Candida albicans Yeast, Pseudohyphal, and Hyphal Morphogenesis Differentially Affects Immune Recognition

Liliane Mukaremera, Keunsook Lee, Hector M Mora-Montes, Neil A R Gow

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114 Citations (Scopus)
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Candida albicans is a human opportunist pathogen that can grow as yeast, pseudohyphae or true hyphae in vitro and in vivo, depending on environmental conditions. Reversible cellular morphogenesis is an important virulence factor that facilitates invasion of host tissues, escape from phagocytes and dissemination in the blood stream. The innate immune system is the first line of defence against C. albicans infections and is influenced by recognition of wall components which vary in composition in different morphological forms. However, the relationship between cellular morphogenesis and immune recognition of this fungus is not fully understood. We therefore studied various vegetative cell types of C. albicans, singly and in combination, to assess the consequences of cellular morphogenesis on selected immune cytokine outputs from human monocytes. Hyphae stimulated proportionally lower levels of certain cytokines from monocytes per unit of cell surface area than yeast cells, but did not suppress cytokine response when co-presented with yeast cells. Pseudohyphal cells induced intermediate cytokine responses. Yeast monomorphic mutants had elevated cytokine responses under conditions that otherwise supported filamentous growth and mutants of yeast and hyphal cells that were defective in cell wall mannosylation or lacking certain hypha-specific cell wall proteins could variably unmask or deplete the surface of immunostimulatory ligands. These observations underline the critical importance of C. albicans morphology and morphology-associated changes in the cell wall composition that affect both immune recognition and pathogenesis.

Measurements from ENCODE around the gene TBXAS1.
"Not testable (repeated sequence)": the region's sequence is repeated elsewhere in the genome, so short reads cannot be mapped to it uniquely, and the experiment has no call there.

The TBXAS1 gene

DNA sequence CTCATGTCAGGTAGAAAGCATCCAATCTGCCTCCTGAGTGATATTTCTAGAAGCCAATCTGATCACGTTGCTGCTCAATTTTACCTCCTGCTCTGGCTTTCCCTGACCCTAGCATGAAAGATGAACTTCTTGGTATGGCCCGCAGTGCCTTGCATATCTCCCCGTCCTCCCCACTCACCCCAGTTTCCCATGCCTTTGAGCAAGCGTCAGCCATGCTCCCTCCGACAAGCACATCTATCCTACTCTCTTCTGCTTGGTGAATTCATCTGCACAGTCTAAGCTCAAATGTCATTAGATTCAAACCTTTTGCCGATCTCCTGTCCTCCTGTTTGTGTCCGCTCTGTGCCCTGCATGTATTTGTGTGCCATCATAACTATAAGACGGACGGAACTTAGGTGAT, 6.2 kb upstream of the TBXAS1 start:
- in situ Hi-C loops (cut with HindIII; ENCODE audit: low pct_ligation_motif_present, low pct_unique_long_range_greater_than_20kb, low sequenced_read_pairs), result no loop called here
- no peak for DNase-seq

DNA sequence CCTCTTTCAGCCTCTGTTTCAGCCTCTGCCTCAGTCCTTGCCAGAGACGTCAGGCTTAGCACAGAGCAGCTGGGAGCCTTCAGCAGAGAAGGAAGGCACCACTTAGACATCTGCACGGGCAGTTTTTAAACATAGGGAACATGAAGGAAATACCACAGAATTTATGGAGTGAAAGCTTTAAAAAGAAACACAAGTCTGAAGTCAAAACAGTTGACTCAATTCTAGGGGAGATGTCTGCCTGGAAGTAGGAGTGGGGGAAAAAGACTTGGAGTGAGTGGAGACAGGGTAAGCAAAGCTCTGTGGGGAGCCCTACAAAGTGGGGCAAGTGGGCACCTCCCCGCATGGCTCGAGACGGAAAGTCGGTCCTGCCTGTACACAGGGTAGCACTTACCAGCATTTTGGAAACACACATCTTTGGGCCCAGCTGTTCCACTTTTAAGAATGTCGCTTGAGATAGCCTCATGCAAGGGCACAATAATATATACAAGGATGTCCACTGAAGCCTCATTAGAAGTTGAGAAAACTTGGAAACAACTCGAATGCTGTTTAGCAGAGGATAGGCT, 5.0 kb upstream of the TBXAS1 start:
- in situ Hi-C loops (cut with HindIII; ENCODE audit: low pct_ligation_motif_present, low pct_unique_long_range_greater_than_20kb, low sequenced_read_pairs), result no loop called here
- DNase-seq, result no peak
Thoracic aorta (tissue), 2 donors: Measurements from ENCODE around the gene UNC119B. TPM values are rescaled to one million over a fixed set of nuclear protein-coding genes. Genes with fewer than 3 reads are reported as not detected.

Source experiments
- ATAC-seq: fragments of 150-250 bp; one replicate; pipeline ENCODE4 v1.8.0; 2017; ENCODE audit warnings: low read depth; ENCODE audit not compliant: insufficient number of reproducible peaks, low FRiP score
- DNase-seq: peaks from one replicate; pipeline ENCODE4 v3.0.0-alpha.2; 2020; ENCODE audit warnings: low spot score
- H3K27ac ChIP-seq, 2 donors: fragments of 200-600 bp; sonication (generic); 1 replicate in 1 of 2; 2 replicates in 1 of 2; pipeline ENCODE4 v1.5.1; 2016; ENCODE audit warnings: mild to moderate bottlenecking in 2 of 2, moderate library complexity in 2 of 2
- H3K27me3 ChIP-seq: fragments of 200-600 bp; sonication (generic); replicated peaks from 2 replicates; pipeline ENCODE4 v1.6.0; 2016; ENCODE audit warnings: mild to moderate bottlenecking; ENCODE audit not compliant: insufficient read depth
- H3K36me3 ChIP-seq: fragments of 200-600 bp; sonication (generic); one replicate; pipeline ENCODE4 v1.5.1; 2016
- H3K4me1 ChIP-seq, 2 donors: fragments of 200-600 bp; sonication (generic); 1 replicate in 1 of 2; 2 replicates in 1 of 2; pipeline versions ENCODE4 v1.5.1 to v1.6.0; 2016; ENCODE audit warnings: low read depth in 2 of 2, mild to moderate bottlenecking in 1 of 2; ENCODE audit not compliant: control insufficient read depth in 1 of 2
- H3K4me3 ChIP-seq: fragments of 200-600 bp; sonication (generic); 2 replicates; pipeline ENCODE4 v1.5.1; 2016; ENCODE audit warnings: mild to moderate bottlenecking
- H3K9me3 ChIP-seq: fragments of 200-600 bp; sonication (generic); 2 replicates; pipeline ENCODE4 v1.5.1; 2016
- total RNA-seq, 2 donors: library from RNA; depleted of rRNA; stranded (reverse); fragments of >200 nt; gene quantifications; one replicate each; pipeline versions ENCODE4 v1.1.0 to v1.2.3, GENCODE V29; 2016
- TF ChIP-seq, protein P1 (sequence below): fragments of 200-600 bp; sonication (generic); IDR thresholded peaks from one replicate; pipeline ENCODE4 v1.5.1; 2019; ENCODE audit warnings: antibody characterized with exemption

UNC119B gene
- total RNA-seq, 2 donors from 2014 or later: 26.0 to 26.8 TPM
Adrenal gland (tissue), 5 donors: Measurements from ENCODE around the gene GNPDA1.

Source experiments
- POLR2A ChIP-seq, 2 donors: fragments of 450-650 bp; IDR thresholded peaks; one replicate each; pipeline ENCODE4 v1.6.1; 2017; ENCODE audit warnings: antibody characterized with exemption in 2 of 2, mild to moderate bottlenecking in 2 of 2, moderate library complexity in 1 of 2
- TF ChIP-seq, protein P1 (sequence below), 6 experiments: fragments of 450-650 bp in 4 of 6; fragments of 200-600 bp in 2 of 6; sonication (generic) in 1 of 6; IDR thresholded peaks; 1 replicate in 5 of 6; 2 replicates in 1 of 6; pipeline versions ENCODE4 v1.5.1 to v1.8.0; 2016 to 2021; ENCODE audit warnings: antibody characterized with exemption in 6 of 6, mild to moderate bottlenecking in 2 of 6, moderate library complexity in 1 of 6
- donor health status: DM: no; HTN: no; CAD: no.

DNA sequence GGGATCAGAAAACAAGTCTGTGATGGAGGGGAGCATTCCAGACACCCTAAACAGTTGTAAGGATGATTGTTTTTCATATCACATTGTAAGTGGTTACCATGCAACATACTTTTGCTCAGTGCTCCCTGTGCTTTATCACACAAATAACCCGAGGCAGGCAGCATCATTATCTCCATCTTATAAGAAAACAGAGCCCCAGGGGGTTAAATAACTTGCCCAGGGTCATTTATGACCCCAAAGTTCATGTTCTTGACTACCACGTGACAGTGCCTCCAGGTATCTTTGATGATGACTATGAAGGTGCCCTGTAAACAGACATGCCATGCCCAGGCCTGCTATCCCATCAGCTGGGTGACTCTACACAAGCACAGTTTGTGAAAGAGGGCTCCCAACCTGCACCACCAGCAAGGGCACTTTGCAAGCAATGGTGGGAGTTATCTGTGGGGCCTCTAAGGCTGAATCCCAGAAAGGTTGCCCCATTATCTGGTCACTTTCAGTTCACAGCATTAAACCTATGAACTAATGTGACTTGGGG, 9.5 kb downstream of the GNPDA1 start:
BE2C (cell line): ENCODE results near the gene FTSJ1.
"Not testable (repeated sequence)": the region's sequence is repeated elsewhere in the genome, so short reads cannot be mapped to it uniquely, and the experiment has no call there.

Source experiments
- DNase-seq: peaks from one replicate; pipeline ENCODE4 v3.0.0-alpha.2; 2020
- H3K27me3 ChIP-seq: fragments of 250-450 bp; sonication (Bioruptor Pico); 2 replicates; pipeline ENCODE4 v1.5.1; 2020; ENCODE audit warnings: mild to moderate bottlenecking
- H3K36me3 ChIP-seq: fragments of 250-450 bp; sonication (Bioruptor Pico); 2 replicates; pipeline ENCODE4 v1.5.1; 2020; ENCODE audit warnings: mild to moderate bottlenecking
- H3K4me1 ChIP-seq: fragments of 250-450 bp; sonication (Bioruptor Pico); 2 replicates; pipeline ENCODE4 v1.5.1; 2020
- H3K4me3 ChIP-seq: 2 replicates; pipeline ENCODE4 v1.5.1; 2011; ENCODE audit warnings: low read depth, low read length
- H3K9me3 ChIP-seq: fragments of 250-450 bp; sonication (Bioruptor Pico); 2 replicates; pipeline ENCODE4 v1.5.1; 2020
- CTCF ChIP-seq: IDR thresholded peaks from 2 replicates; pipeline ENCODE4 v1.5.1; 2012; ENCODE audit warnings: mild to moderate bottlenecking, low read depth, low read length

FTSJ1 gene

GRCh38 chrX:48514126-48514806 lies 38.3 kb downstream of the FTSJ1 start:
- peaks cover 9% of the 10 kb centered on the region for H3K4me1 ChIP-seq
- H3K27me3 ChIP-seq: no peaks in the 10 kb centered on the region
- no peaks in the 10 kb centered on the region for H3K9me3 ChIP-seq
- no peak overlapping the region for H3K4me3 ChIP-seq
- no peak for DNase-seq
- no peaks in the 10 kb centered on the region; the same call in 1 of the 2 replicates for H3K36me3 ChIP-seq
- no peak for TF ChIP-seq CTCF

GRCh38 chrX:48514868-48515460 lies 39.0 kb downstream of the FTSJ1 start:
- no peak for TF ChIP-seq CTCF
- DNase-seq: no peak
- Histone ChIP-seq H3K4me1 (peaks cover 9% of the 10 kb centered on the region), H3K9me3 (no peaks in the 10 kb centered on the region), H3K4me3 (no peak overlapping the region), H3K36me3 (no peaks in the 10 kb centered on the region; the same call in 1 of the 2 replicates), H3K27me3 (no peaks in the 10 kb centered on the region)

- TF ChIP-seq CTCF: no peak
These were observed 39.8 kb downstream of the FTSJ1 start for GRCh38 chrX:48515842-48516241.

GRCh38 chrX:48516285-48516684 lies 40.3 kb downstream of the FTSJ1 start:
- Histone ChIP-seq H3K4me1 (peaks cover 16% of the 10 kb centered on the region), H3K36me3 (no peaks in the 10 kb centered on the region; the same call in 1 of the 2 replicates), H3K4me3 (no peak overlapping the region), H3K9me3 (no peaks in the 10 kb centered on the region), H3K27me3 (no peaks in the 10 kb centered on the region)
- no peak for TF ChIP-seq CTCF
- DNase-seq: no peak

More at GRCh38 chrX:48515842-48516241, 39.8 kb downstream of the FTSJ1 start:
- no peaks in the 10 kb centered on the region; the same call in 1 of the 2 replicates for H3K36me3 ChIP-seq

Original languageEnglish
Article number629
Pages (from-to)1-12
Number of pages12
JournalFrontiers in Immunology
Publication statusPublished - 7 Jun 2017

Bibliographical note

The authors thank Amy Whittington for preliminary experiments on in vitro induction of pseudohyphae and Mihai Netea for discussions. The authors also thank Michael Weig for the pga29 strains.

NG and AW were supported by the Wellcome Trust (086827, 075470, 097377, 101873, and 200208); the European Union ALLFUN (FP7/2007 2013, HEALTH-2010-260338), and the MRC Centre for Medical Mycology for funding (N006364/1). LM was supported by a SORSAS (Scottish Overseas Research Students Award Scheme) from the University of Aberdeen and Funding from the Rwandan Government.


  • Candida albicans
  • cell wall
  • cytokine
  • immune recognition
  • morphogenesis


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